Contractors that handle municipal projects requiring the mass pouring of concrete have their work cut out for them. From construction delays to compliance issues, there are a lot of things that can go wrong, and that’s a big problem for dam construction.
These structures must be perfectly engineered and can’t afford to sustain any kind of damage, which makes managing the concrete pour effectively a must.
Temperature Management to Avoid Damage
There are specifications that limit maximum internal temperatures and temperature differences between the surface and center of mass concrete pours for a reason. Even a minor deviation can cause damage to the concrete that could threaten structural integrity.
The internal temperature can’t exceed 158 degrees Fahrenheit, and the temperature difference must be less than 35 degrees Fahrenheit for contractors to be in compliance with ACI 301.
There are good reasons for having these regulations in place. Limiting the internal temperature prevents issues with delayed ettringite formation (DEF), which can cause internal expansion, cracking, displacement, and an increased risk of reinforcement corrosion and ongoing freeze/thaw damage. Limiting internal temperatures ensures that ettringite can form normally within the first few hours after the concrete is poured.
Keeping the temperature difference between the surface and center to 35 degrees or less minimizes the risk of thermal cracking by reducing tensile stresses in the poured concrete. The reason this is so important is that when the tensile stresses exceed a concrete structure’s tensile strength, it leads to cracks, the severity of which depends on how significant the thermal gradient was when the concrete began to cure.
Advanced Technology for More Precise Pours
A combination of concrete sensors and advanced computer modeling can be used to help contractors manage temperatures throughout the pour. Modeling the results before the pour makes it easier to choose the right thermal control measures, while embedding sensors allows contractors to track the effectiveness of those techniques and ensure that the project is in compliance with all relevant regulations.
Effective Thermal Control Measures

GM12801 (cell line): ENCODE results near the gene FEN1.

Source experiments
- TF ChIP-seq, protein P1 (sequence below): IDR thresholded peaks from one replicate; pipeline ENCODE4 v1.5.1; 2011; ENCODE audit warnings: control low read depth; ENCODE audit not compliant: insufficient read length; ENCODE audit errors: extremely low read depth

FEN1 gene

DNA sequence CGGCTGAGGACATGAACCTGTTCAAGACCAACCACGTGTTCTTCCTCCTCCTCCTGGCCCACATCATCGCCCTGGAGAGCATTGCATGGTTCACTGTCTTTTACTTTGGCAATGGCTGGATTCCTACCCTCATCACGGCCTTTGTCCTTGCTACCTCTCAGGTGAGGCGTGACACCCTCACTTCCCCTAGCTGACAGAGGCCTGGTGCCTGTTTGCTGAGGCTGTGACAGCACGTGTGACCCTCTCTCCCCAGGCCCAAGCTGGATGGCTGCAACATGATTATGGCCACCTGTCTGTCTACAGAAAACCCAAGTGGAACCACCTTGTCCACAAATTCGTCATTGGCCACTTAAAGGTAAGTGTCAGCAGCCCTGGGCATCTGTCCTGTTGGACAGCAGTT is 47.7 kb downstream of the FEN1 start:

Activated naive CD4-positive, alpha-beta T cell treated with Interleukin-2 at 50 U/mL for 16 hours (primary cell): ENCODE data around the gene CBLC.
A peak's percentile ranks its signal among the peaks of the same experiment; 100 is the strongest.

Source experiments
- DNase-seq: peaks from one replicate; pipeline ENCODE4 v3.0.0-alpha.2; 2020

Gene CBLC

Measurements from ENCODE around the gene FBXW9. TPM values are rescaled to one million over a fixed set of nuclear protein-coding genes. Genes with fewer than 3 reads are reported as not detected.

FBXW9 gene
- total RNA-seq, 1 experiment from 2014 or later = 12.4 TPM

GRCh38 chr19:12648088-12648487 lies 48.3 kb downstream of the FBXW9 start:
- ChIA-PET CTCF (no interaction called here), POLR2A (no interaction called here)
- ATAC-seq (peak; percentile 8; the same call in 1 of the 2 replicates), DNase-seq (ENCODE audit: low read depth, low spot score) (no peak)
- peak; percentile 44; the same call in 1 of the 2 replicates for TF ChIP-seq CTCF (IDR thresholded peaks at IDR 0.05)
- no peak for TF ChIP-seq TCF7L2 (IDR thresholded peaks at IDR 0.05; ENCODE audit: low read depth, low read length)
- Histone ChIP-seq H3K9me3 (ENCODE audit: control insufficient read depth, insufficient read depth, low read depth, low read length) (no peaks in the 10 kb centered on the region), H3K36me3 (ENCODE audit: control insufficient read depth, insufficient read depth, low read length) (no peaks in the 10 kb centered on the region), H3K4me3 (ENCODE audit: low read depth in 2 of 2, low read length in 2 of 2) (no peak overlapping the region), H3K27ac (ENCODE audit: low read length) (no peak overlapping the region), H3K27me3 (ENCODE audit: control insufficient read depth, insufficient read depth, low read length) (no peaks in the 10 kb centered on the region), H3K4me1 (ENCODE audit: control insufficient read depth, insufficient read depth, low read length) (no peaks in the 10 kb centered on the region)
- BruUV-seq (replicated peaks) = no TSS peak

Managing mass-poured concrete projects at dams requires the use of one or more targeted thermal control measures. They can include the following.
Changing the Concrete Mixture
Limiting the amount of cement in a concrete mixture and supplementing it with Class F fly ash, slag cement, or other supplementary cementitious materials (SCM) can be effective. It’s also important to avoid both Type III or HE cements and chemical accelerators.
Reduce Placement Temperature
Most contractors use placement temperatures of between 50 and 70 degrees Fahrenheit because the maximum concrete temperature is affected in part by placement temperature. As a general rule, for each degree of precooling, the concrete temperature reduces by around one degree.
Pre-cooling can reduce internal temperatures and core-to-surface temperature differences. Methods for pre-cooling can include shading, using chilled mix water or shaved ice, or even injecting it with liquid nitrogen.
Post-cooling involves the use of insulation to control maximum temperature differences by slowing the rate of surface heat dissipation. This helps to prevent the threat of thermal cracking but can cause construction delays.
Advanced Solutions for Complex Problems
Contractors working on dams and other large-scale municipal projects need to make use of all the tools in their arsenals to ensure compliance and reduce the risks of structural damage. Those should include both thermal modeling and the embedding of temperature sensors in the concrete itself.